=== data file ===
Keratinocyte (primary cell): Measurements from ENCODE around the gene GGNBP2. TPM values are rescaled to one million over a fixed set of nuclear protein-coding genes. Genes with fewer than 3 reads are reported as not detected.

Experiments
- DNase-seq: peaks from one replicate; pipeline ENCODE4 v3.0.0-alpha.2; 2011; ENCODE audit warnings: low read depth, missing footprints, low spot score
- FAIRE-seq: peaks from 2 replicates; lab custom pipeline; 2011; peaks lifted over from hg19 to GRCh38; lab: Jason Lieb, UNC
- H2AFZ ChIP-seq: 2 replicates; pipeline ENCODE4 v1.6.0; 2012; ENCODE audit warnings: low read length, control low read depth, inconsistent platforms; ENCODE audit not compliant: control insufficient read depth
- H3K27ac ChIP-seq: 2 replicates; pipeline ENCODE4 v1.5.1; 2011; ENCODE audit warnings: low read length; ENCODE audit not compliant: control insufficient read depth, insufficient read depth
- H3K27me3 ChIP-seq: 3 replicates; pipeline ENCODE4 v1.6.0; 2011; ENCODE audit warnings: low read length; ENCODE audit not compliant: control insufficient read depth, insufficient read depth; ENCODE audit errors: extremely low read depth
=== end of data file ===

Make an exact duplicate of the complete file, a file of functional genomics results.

Keratinocyte (primary cell): Measurements from ENCODE around the gene GGNBP2. TPM values are rescaled to one million over a fixed set of nuclear protein-coding genes. Genes with fewer than 3 reads are reported as not detected.

Experiments
- DNase-seq: peaks from one replicate; pipeline ENCODE4 v3.0.0-alpha.2; 2011; ENCODE audit warnings: low read depth, missing footprints, low spot score
- FAIRE-seq: peaks from 2 replicates; lab custom pipeline; 2011; peaks lifted over from hg19 to GRCh38; lab: Jason Lieb, UNC
- H2AFZ ChIP-seq: 2 replicates; pipeline ENCODE4 v1.6.0; 2012; ENCODE audit warnings: low read length, control low read depth, inconsistent platforms; ENCODE audit not compliant: control insufficient read depth
- H3K27ac ChIP-seq: 2 replicates; pipeline ENCODE4 v1.5.1; 2011; ENCODE audit warnings: low read length; ENCODE audit not compliant: control insufficient read depth, insufficient read depth
- H3K27me3 ChIP-seq: 3 replicates; pipeline ENCODE4 v1.6.0; 2011; ENCODE audit warnings: low read length; ENCODE audit not compliant: control insufficient read depth, insufficient read depth; ENCODE audit errors: extremely low read depth